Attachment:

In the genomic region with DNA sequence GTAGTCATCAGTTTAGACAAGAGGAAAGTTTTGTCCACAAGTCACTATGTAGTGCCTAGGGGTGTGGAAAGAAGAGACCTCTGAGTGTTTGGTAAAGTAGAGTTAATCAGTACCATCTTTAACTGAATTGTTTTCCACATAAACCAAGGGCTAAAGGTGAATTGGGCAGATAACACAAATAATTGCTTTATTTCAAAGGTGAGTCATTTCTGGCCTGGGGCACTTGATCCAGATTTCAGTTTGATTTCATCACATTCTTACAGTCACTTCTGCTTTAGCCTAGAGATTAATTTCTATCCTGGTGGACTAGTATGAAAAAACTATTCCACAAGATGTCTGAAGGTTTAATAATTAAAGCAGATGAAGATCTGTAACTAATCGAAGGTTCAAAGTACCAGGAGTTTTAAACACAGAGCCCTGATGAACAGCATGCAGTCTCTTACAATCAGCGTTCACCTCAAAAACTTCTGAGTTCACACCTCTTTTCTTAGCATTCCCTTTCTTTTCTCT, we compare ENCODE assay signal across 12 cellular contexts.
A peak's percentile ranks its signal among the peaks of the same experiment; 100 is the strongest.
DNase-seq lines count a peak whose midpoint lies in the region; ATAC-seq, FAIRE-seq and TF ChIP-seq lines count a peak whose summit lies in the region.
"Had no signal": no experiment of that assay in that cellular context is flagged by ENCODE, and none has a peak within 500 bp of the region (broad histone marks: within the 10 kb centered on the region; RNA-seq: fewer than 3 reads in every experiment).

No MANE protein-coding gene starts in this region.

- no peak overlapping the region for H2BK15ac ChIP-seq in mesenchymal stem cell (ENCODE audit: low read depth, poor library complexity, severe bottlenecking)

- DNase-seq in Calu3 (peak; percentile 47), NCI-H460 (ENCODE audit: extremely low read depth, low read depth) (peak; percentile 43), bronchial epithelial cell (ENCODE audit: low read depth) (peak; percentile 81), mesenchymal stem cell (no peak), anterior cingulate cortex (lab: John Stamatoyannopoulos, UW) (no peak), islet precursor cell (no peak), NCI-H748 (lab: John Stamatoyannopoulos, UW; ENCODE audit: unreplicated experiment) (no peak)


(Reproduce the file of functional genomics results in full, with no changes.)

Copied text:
In the genomic region with DNA sequence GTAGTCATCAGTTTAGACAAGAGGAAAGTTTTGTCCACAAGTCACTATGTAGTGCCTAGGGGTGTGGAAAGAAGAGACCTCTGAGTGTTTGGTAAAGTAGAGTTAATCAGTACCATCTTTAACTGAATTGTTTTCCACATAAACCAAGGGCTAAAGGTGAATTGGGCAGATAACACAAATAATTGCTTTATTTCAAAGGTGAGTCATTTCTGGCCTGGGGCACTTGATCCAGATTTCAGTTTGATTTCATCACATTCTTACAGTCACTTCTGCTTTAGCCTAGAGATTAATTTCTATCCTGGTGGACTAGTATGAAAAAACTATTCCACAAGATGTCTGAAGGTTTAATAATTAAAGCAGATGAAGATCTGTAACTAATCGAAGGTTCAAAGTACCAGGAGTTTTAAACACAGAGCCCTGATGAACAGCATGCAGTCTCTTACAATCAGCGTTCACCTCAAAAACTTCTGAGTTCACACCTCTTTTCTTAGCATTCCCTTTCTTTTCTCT, we compare ENCODE assay signal across 12 cellular contexts.
A peak's percentile ranks its signal among the peaks of the same experiment; 100 is the strongest.
DNase-seq lines count a peak whose midpoint lies in the region; ATAC-seq, FAIRE-seq and TF ChIP-seq lines count a peak whose summit lies in the region.
"Had no signal": no experiment of that assay in that cellular context is flagged by ENCODE, and none has a peak within 500 bp of the region (broad histone marks: within the 10 kb centered on the region; RNA-seq: fewer than 3 reads in every experiment).

No MANE protein-coding gene starts in this region.

- no peak overlapping the region for H2BK15ac ChIP-seq in mesenchymal stem cell (ENCODE audit: low read depth, poor library complexity, severe bottlenecking)

- DNase-seq in Calu3 (peak; percentile 47), NCI-H460 (ENCODE audit: extremely low read depth, low read depth) (peak; percentile 43), bronchial epithelial cell (ENCODE audit: low read depth) (peak; percentile 81), mesenchymal stem cell (no peak), anterior cingulate cortex (lab: John Stamatoyannopoulos, UW) (no peak), islet precursor cell (no peak), NCI-H748 (lab: John Stamatoyannopoulos, UW; ENCODE audit: unreplicated experiment) (no peak)